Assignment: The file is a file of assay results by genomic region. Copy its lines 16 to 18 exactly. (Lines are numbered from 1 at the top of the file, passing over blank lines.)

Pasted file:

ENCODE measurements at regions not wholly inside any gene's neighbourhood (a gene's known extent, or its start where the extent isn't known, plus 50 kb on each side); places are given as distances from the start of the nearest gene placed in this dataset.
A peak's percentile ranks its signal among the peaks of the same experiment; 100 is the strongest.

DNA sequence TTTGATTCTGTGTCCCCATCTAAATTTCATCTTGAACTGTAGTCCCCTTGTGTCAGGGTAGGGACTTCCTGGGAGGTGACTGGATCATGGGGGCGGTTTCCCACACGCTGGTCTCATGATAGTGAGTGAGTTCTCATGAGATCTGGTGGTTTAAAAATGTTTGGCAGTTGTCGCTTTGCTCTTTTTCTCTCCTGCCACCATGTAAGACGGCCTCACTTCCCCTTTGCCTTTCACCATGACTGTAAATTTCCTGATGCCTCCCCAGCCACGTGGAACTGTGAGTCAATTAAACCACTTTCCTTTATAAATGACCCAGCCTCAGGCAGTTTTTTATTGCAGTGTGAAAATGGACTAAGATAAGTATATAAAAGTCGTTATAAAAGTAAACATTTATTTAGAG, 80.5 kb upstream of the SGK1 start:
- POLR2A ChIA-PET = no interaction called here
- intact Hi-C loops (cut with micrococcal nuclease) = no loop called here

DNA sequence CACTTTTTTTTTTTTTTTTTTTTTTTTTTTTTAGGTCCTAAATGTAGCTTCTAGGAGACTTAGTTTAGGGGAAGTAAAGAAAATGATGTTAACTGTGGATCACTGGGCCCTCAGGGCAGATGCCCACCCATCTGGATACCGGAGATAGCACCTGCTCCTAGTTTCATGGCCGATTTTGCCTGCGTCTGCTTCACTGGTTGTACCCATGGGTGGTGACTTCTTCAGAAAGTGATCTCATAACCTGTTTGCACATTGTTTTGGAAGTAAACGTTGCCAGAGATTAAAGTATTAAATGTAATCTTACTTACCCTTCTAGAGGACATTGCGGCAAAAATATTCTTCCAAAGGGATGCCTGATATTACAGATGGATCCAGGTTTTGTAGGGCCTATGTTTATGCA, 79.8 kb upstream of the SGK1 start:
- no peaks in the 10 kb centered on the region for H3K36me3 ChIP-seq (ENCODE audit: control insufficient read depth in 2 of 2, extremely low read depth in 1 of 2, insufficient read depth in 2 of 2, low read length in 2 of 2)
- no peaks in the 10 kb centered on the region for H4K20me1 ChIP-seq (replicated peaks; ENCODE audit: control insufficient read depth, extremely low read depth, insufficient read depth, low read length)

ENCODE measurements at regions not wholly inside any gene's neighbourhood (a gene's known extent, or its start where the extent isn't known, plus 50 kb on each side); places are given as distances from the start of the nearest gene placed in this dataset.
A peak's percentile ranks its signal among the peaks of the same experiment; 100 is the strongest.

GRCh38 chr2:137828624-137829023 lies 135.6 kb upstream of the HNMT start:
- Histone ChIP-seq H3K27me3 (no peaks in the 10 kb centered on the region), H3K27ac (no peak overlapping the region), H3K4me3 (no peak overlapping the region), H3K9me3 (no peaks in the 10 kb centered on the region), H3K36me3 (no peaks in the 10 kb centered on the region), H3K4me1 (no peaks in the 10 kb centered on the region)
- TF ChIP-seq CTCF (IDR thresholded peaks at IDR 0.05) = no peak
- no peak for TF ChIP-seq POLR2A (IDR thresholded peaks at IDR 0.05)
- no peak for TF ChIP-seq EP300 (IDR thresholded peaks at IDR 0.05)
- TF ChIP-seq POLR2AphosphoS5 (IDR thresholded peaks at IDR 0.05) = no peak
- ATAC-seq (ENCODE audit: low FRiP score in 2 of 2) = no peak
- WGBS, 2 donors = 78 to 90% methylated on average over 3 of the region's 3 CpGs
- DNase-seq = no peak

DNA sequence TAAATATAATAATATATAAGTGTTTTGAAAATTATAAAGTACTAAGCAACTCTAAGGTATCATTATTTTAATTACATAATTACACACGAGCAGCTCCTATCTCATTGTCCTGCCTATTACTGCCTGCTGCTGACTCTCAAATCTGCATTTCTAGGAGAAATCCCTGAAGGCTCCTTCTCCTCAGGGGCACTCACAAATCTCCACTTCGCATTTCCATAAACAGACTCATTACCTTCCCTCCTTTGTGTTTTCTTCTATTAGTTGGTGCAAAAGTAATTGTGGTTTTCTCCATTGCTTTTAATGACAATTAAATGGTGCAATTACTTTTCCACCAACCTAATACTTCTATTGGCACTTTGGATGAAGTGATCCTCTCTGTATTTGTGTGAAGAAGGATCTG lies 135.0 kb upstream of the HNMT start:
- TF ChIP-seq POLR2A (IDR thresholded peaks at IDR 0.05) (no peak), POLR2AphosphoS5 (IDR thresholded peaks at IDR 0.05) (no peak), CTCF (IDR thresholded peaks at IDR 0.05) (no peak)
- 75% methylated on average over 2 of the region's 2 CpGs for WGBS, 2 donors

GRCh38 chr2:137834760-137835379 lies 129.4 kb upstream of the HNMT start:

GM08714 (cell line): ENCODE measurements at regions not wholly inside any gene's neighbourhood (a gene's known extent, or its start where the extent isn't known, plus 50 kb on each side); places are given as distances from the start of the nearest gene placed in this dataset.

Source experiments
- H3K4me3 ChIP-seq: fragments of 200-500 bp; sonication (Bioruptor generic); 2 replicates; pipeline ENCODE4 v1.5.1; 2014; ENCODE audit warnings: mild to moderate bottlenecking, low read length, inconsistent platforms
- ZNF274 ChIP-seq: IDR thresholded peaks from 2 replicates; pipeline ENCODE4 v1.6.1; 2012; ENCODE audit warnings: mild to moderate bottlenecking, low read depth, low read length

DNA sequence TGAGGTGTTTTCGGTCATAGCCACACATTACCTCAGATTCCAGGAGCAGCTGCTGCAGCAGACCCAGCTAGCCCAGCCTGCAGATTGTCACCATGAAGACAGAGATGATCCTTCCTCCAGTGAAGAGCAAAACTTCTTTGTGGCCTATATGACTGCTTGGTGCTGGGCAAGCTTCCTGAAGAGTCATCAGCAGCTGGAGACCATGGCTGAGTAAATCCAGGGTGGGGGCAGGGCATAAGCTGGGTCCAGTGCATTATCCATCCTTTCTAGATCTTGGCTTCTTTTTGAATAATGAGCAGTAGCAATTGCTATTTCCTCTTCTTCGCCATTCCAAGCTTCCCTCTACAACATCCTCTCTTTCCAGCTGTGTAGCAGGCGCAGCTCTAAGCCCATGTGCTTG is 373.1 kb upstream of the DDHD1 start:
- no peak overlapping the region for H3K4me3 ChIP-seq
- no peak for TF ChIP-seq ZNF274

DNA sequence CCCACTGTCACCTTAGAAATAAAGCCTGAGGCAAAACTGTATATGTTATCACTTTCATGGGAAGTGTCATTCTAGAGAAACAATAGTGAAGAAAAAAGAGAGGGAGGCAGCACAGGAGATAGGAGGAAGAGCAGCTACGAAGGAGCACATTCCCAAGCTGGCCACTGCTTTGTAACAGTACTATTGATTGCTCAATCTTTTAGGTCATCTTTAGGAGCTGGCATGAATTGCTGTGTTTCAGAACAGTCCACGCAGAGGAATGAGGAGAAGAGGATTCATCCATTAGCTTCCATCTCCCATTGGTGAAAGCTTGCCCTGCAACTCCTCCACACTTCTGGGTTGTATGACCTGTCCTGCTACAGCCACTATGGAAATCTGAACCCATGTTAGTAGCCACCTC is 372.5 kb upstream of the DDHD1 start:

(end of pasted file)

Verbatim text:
- TF ChIP-seq POLR2AphosphoS5 (IDR thresholded peaks at IDR 0.05) = no peak
- ATAC-seq (ENCODE audit: low FRiP score in 2 of 2) = no peak
- WGBS, 2 donors = 78 to 90% methylated on average over 3 of the region's 3 CpGs